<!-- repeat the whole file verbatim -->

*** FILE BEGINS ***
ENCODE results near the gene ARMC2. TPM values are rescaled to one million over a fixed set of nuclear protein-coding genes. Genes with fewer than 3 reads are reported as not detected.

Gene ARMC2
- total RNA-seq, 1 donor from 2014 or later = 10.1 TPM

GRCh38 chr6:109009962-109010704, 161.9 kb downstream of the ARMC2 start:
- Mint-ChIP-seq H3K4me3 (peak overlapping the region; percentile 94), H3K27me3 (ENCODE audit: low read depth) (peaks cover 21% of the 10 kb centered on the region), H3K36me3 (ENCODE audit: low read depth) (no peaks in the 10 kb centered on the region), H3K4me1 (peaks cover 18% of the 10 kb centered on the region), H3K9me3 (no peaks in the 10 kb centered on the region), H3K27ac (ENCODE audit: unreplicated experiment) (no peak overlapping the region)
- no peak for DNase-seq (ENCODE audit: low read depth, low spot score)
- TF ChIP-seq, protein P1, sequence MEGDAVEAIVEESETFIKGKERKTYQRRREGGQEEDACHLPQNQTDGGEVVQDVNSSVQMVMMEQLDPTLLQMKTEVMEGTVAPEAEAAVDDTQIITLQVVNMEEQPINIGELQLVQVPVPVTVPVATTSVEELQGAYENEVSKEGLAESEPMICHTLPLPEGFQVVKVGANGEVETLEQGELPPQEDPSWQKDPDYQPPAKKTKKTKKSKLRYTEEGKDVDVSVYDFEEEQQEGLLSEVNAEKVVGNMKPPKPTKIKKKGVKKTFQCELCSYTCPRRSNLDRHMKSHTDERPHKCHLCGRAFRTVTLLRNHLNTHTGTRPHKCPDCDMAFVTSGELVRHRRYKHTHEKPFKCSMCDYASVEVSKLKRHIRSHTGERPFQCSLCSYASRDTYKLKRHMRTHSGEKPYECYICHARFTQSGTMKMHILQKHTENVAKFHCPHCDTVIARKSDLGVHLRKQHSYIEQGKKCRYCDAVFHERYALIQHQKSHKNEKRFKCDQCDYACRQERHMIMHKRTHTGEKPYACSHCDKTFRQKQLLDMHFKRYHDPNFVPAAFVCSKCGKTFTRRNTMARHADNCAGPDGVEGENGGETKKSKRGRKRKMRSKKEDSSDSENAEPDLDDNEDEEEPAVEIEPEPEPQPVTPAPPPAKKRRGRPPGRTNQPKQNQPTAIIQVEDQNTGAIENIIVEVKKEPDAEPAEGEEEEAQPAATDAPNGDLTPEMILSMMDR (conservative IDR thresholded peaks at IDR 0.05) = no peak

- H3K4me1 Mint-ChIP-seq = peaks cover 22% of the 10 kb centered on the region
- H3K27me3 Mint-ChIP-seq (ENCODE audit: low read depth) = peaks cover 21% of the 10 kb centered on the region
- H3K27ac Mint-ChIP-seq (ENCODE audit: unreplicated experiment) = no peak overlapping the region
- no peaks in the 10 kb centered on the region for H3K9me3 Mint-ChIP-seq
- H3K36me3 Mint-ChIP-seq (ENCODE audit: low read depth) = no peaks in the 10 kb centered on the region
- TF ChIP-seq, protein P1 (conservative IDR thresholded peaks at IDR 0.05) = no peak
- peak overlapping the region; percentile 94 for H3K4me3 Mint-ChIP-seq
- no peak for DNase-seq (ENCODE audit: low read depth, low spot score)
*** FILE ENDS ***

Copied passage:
ENCODE results near the gene ARMC2. TPM values are rescaled to one million over a fixed set of nuclear protein-coding genes. Genes with fewer than 3 reads are reported as not detected.

Gene ARMC2
- total RNA-seq, 1 donor from 2014 or later = 10.1 TPM

GRCh38 chr6:109009962-109010704, 161.9 kb downstream of the ARMC2 start:
- Mint-ChIP-seq H3K4me3 (peak overlapping the region; percentile 94), H3K27me3 (ENCODE audit: low read depth) (peaks cover 21% of the 10 kb centered on the region), H3K36me3 (ENCODE audit: low read depth) (no peaks in the 10 kb centered on the region), H3K4me1 (peaks cover 18% of the 10 kb centered on the region), H3K9me3 (no peaks in the 10 kb centered on the region), H3K27ac (ENCODE audit: unreplicated experiment) (no peak overlapping the region)
- no peak for DNase-seq (ENCODE audit: low read depth, low spot score)
- TF ChIP-seq, protein P1, sequence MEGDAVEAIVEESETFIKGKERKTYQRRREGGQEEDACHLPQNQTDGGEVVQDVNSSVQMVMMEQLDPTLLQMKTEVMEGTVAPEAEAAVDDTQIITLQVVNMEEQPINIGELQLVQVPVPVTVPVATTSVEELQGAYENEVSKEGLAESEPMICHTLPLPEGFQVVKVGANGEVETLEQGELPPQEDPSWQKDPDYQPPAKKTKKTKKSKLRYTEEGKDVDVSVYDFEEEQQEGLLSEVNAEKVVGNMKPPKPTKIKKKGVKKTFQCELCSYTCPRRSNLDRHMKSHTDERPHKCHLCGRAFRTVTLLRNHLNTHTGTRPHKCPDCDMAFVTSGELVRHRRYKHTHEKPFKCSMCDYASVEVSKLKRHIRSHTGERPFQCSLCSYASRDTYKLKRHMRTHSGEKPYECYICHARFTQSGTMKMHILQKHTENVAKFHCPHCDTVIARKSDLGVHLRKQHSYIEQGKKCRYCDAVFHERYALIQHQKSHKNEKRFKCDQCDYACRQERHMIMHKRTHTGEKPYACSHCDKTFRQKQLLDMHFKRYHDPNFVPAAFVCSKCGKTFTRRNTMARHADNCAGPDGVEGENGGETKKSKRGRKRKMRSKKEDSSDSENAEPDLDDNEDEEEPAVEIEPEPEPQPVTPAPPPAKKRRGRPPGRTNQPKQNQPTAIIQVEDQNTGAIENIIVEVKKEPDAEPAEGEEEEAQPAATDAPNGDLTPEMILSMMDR (conservative IDR thresholded peaks at IDR 0.05) = no peak

- H3K4me1 Mint-ChIP-seq = peaks cover 22% of the 10 kb centered on the region
- H3K27me3 Mint-ChIP-seq (ENCODE audit: low read depth) = peaks cover 21% of the 10 kb centered on the region
- H3K27ac Mint-ChIP-seq (ENCODE audit: unreplicated experiment) = no peak overlapping the region
- no peaks in the 10 kb centered on the region for H3K9me3 Mint-ChIP-seq
- H3K36me3 Mint-ChIP-seq (ENCODE audit: low read depth) = no peaks in the 10 kb centered on the region
- TF ChIP-seq, protein P1 (conservative IDR thresholded peaks at IDR 0.05) = no peak
- peak overlapping the region; percentile 94 for H3K4me3 Mint-ChIP-seq
- no peak for DNase-seq (ENCODE audit: low read depth, low spot score)